Time to Talk – Is it safe to speak up?

Just a note to say that I wrote this blog a few weeks ago but have really been struggling and wrestling with if I should publish it. There are a lot of posts this week on Facebook etc. encouraging people who are struggling with depression and mental health to speak up and to get help. I would ask you to take the team to read and I would love you to share my story as it may help one person that they are not alone.


Time to Talk – Is it safe to speak up?

I have a confession to make.
The confession is I am suffering with depression. This is something that it took me a long time to come to terms with. Over a number of months I had been feeling ‘low’; however it got worse. I started contemplating suicide. I was struggling to cope with things. I wanted to sleep but couldn’t, then every few weeks I would crash and sleep for up to 16 hours. I lost interest in many of the things that I used to enjoy. My mind was like a fog. Sure I managed to function and do my job but it left me feeling exhausted. Then during August myself and Mrs B had a couple days away… just the two of us. I opened up about how I felt and didn’t hide anything. We chatted and cried. I knew I couldn’t go on like this, when we got back I made an appointment with my GP.
I went to the appointment and as I was speaking I broke down, I felt embarrassed that I was crying in front of a stranger. Me, who people turn to for help and support. Me, the big strong lad who was always the joker. We talked through the option of anti depressants and agreed which I would be on. We agreed I would make another appointment for the start of September to see how things were going.
Then came the battle in my mind alongside the confusion of what to do next and should I tell anyone. I was still working at this point. I decided to send my mum and brother a text. It was short and to the point. 3 words “I have depression”. I was trying to figure out who to tell and how to tell them. Sure I had told my wife who had explained to my son in a child friendly way what was going on. I decided that I needed to speak to a colleague and friend who knew some of the things that had been going on. There was a sense of relief as I spoke to them. I didn’t tell them about the suicidal thoughts at that time. I then let a few other colleagues know what was going on. I know I shouldn’t have been surprised about how supportive they were but I was.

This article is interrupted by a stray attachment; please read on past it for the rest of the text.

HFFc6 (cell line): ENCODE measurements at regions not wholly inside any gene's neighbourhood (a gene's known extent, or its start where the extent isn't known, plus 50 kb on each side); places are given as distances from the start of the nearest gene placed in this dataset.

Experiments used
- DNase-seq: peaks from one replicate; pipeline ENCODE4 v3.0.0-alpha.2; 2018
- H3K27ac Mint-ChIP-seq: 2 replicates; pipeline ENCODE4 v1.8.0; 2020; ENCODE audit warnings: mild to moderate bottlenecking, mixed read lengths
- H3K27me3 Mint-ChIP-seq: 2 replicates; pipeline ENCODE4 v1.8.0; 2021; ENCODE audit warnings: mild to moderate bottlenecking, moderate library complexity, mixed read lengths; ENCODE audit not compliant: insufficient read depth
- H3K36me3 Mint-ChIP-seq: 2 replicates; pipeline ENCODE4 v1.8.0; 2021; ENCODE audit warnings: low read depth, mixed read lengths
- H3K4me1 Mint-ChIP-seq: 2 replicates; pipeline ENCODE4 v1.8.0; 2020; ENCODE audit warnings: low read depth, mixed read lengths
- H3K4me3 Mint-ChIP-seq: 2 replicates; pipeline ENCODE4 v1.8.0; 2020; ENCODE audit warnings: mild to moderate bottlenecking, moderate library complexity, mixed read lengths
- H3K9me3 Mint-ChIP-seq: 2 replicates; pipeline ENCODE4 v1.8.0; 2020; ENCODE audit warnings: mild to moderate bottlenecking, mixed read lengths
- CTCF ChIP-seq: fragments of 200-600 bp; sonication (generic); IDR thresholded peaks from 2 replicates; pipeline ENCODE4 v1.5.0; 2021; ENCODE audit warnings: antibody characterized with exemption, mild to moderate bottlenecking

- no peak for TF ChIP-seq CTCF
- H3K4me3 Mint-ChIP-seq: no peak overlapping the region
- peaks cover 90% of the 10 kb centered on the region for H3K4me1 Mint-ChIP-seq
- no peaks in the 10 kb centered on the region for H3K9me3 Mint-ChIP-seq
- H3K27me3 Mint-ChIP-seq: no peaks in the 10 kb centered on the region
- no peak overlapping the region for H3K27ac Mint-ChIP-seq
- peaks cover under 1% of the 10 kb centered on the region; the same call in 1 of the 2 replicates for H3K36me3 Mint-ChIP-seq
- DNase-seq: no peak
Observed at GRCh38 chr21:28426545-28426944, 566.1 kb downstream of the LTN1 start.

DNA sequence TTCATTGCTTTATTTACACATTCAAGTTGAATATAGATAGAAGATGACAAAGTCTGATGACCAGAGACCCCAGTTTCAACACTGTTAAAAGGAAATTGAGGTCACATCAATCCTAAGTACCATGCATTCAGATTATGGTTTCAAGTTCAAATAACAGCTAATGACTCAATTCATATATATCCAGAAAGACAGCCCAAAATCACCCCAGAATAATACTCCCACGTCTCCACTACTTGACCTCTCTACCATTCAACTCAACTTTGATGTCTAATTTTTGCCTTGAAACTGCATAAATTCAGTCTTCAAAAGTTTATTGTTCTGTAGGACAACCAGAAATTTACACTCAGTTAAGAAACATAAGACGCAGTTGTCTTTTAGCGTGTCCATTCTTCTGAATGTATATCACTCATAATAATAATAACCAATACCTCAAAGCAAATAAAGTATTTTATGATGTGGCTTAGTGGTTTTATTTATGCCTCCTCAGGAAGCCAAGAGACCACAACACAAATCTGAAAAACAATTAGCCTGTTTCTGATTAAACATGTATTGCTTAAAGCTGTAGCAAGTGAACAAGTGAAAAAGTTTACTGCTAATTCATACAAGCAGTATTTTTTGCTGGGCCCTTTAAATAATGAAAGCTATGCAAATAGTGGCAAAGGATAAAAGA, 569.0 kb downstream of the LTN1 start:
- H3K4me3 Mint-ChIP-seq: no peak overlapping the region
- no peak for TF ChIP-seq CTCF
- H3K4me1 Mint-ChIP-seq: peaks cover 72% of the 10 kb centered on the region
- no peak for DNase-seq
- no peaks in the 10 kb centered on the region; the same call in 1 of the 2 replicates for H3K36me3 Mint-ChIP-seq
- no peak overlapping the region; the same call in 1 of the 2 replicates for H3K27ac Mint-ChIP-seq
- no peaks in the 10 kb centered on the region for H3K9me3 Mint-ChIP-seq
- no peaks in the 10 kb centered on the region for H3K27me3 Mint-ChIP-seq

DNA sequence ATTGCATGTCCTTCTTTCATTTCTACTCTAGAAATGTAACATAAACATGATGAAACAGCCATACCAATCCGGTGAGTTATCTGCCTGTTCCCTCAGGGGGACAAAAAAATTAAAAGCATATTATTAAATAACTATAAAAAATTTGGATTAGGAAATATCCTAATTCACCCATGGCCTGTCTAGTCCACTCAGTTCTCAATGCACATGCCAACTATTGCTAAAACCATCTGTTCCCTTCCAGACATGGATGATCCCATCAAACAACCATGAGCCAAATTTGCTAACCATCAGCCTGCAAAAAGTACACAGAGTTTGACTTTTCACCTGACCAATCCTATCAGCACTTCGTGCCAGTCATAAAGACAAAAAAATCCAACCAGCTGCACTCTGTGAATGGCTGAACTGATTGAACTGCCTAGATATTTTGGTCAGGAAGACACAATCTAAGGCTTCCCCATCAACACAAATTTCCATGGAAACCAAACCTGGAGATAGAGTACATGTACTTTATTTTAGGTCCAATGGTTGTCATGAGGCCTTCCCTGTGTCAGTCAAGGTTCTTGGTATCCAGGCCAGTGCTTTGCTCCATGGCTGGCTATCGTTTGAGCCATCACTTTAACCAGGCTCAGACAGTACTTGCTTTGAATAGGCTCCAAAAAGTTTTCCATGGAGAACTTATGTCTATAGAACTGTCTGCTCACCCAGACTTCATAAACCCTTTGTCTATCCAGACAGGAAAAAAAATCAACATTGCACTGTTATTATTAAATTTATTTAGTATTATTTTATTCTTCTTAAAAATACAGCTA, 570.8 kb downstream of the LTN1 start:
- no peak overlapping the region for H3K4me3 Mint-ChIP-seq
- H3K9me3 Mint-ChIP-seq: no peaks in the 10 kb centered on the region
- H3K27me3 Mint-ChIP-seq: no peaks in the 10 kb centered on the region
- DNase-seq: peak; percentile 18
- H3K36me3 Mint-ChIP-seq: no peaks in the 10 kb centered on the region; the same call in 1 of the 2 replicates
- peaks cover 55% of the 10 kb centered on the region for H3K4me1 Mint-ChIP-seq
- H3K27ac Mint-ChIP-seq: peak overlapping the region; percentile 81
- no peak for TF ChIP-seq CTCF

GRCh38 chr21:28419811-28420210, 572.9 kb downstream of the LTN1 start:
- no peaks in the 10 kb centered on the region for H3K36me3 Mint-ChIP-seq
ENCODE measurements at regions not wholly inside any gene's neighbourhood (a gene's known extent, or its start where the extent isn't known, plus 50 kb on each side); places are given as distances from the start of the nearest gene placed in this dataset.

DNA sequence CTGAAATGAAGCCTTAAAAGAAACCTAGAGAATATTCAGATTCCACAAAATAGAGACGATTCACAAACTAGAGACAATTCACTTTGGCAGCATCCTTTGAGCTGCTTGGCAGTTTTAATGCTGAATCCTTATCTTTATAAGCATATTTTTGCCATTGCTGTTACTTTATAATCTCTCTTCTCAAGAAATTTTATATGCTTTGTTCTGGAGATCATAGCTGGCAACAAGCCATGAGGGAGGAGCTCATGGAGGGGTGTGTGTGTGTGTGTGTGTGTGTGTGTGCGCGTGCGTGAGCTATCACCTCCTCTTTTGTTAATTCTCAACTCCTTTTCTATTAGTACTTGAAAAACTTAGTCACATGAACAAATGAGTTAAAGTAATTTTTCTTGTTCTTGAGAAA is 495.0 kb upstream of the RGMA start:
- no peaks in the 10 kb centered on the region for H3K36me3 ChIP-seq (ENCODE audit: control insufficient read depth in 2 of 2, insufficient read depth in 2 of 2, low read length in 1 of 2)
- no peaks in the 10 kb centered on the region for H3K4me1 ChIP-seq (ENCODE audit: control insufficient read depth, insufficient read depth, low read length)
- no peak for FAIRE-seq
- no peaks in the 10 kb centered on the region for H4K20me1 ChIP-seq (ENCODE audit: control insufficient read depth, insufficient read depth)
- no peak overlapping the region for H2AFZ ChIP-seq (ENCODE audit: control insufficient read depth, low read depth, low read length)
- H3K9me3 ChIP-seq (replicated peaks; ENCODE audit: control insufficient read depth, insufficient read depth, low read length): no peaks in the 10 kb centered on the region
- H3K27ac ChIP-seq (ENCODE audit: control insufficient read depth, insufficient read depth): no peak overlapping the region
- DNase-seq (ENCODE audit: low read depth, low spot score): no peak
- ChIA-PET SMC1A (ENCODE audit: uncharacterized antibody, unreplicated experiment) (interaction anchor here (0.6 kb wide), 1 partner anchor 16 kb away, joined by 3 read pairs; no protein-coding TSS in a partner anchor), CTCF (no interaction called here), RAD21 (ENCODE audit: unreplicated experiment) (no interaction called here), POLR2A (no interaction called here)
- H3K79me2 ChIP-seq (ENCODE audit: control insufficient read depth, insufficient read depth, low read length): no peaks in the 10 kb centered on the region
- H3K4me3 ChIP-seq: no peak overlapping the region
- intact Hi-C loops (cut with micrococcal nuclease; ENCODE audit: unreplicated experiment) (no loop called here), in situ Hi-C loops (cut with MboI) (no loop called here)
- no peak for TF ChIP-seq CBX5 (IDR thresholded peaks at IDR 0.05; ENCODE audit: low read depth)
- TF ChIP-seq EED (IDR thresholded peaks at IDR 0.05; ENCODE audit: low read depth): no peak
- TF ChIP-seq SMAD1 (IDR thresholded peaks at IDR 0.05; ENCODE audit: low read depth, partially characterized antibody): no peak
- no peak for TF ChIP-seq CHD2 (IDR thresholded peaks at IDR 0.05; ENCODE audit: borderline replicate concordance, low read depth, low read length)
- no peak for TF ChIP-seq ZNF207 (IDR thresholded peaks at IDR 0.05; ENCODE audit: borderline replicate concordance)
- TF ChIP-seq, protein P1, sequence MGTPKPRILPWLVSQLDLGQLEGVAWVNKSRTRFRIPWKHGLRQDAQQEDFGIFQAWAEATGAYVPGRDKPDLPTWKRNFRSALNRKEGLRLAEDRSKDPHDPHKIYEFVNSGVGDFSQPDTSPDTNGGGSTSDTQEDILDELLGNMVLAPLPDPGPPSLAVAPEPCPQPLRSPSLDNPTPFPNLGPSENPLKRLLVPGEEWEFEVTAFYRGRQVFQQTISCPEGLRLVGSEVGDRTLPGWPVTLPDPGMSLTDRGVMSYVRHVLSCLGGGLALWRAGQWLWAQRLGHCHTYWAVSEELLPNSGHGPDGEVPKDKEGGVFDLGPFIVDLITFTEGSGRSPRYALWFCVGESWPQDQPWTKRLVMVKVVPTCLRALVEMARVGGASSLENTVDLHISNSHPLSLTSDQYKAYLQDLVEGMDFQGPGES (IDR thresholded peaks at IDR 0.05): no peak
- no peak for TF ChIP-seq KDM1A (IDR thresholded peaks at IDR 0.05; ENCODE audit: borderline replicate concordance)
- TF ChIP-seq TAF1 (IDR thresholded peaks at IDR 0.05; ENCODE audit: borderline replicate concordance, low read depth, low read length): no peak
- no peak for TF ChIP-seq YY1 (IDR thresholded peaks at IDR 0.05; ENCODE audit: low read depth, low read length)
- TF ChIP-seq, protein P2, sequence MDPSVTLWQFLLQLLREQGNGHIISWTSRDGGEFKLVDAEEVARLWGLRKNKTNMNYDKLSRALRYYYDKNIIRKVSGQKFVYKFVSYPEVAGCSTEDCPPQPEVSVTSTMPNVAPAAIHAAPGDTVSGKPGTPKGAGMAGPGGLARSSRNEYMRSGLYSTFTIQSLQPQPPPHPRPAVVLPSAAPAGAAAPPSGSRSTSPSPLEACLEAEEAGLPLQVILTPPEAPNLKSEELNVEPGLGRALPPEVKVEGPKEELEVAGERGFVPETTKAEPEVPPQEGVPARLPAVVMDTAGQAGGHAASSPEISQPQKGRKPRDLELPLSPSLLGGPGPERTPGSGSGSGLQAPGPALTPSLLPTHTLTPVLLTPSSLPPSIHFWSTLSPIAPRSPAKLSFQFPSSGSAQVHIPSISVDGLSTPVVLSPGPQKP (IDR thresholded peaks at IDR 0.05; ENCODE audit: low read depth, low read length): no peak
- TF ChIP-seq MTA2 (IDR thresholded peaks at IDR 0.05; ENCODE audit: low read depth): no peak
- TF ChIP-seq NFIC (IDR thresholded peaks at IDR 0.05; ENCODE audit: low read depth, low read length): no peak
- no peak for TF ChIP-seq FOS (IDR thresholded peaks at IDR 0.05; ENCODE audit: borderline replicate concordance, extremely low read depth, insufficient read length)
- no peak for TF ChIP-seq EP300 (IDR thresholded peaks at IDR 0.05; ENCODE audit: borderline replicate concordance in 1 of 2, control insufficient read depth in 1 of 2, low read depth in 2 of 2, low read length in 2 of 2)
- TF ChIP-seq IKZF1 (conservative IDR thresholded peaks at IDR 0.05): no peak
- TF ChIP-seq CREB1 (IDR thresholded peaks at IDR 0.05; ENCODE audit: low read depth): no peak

Over the years I have encouraged friends and colleagues to try and be open about their mental health issues also to be honest and affirming there is nothing to be ashamed about. However, ashamed is exactly what I felt about my depression. So I mulled it over for most of the day then I decided that as I am a keen user of social media I could use that, it just so happened that my wife had written a blog when she suffered from depression a few years ago but never published it ;so she updated it and put a bit in about me (www. hopebubbles.wordpress.com). I simply shared it on my Facebook accounts and Twitter with a simple comment “please read to find out what’s going on with me just now.”
Over the next couple of weeks my meds were increased (I later discovered when they were increased again that that is what I should have been on since the start). I had no thought of being off work. I still managed to do my job and have a social life. I didn’t know what was going to happen but felt comfortable that I would be fine.
Sunday 18th September was a normal day ;with church in the morning an afternoon at home then chilling before the week began. Mrs B was away that weekend and due back at any time that evening so I was getting the house tidied and getting sorted for the week ahead. I wasn’t feeling brilliant but shrugged it off.